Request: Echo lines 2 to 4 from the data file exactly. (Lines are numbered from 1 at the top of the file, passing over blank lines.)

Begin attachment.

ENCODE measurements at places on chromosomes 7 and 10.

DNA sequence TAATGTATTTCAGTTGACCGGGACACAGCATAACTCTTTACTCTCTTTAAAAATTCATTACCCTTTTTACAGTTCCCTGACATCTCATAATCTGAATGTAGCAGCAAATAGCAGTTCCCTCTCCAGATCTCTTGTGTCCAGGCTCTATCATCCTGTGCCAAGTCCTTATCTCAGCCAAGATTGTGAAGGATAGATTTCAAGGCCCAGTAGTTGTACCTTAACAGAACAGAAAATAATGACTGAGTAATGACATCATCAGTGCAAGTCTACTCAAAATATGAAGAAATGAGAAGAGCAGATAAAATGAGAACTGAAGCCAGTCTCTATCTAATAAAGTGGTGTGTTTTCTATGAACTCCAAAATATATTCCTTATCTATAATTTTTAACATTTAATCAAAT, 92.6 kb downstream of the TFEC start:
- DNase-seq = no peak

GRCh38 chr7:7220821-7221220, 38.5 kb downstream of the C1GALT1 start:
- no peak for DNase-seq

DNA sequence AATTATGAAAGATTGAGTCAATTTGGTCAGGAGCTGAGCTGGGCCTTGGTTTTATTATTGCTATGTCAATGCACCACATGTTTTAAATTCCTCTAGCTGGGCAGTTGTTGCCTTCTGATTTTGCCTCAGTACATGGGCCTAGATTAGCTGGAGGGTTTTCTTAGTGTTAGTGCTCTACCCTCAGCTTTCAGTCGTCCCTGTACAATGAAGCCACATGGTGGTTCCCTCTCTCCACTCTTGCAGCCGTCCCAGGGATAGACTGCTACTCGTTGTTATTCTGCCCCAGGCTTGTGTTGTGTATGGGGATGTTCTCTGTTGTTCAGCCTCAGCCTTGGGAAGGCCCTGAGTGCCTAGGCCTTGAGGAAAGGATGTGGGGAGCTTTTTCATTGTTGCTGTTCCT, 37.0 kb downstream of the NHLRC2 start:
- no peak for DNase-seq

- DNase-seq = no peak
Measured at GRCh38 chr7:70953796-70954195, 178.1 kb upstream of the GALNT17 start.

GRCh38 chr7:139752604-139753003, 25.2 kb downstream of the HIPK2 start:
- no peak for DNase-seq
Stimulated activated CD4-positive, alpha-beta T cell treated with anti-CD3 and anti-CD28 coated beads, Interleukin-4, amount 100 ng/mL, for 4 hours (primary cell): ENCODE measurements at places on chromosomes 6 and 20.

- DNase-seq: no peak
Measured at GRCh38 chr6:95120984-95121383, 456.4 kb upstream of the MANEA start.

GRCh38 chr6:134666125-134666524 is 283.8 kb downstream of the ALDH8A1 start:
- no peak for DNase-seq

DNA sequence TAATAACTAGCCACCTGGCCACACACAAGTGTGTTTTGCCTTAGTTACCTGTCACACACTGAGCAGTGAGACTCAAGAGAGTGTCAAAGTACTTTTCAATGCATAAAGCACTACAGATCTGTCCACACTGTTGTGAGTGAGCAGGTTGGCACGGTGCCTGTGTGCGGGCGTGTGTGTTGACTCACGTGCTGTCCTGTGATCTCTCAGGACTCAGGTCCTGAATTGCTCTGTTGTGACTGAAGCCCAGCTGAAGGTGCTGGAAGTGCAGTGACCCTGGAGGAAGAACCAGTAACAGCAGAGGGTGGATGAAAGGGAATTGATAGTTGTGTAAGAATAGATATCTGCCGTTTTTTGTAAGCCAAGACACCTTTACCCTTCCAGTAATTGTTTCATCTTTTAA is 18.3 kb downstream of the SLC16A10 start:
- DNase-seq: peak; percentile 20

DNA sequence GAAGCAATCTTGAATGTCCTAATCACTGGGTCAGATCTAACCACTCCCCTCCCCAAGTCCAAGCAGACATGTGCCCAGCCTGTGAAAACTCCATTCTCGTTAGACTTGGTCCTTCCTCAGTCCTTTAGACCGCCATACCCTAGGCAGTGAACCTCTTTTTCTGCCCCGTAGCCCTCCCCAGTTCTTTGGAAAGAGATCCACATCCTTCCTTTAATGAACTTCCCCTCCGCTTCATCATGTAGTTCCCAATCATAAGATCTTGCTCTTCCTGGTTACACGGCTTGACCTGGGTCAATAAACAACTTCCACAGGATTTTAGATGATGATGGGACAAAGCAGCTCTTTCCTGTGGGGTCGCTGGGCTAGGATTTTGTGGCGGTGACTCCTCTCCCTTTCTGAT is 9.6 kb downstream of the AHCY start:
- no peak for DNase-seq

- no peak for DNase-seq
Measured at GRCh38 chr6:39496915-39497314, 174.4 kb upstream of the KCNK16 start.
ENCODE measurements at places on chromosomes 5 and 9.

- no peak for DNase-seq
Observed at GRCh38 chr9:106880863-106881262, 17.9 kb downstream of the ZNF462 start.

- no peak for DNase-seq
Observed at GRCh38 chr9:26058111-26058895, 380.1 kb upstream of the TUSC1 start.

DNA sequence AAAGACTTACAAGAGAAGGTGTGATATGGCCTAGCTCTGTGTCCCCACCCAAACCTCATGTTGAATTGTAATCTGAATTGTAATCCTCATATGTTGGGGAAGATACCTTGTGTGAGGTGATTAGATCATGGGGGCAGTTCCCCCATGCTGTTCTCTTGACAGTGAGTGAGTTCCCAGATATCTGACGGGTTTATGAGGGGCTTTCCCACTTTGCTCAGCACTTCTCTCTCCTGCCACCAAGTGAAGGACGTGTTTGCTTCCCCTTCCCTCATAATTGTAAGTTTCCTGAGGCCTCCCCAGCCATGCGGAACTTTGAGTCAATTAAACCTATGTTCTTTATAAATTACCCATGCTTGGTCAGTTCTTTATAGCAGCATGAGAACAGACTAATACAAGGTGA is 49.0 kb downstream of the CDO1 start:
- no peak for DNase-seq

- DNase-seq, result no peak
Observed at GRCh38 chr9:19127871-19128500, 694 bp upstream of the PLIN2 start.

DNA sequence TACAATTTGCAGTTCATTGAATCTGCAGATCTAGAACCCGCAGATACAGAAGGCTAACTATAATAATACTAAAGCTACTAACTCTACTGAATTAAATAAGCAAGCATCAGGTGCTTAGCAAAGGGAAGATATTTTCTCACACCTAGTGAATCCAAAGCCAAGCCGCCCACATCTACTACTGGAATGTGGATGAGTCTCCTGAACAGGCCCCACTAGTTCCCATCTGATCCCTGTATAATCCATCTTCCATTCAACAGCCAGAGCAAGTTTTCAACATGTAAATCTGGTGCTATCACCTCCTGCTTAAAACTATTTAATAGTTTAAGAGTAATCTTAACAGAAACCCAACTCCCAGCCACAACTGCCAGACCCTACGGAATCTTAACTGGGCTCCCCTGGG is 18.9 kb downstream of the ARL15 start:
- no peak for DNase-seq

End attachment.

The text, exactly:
DNA sequence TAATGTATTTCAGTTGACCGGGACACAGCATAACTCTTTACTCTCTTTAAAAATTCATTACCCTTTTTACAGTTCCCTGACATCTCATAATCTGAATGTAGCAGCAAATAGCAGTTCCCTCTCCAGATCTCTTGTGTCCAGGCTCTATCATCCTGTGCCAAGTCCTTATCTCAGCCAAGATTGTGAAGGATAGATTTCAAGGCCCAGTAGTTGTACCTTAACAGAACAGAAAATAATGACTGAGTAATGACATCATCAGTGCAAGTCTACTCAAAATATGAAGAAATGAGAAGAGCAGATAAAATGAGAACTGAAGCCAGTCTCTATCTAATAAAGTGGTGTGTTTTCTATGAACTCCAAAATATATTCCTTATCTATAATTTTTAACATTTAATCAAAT, 92.6 kb downstream of the TFEC start:
- DNase-seq = no peak

GRCh38 chr7:7220821-7221220, 38.5 kb downstream of the C1GALT1 start: